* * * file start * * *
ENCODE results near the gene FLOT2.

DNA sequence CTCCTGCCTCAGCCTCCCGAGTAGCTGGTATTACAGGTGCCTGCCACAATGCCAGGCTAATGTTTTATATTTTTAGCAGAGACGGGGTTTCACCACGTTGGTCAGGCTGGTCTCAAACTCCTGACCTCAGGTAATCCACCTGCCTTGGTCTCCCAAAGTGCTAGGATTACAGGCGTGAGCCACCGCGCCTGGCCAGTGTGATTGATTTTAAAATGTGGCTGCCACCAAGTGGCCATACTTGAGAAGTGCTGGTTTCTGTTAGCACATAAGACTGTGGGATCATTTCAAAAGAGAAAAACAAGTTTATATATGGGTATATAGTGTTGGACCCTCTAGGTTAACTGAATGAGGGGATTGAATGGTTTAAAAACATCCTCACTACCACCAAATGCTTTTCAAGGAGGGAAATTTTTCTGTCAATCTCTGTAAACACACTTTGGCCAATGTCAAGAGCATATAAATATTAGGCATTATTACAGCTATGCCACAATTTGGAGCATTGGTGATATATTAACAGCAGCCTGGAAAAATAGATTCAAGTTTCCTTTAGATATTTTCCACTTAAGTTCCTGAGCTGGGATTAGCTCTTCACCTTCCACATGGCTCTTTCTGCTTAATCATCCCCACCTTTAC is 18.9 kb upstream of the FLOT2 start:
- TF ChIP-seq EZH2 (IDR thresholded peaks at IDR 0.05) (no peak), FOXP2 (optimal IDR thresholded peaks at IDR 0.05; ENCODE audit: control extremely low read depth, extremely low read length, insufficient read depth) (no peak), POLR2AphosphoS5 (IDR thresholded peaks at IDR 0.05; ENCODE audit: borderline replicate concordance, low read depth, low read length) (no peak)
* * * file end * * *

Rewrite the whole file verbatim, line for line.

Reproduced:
ENCODE results near the gene FLOT2.

DNA sequence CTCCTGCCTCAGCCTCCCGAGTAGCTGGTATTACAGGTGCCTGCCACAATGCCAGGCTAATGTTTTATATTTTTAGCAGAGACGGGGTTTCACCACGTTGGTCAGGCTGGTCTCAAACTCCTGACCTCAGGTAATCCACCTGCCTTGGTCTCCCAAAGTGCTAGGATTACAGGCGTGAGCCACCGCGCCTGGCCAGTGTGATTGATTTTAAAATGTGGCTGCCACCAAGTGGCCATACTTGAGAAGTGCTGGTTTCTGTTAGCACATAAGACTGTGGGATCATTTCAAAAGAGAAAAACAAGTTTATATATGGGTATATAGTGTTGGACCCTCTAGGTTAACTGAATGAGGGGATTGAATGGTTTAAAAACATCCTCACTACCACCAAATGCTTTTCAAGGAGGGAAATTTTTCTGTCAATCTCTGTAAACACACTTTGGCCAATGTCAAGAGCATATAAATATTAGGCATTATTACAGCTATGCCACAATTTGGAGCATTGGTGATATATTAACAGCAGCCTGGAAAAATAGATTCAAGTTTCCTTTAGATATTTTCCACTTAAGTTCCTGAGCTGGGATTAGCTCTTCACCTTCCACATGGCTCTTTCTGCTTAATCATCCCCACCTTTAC is 18.9 kb upstream of the FLOT2 start:
- TF ChIP-seq EZH2 (IDR thresholded peaks at IDR 0.05) (no peak), FOXP2 (optimal IDR thresholded peaks at IDR 0.05; ENCODE audit: control extremely low read depth, extremely low read length, insufficient read depth) (no peak), POLR2AphosphoS5 (IDR thresholded peaks at IDR 0.05; ENCODE audit: borderline replicate concordance, low read depth, low read length) (no peak)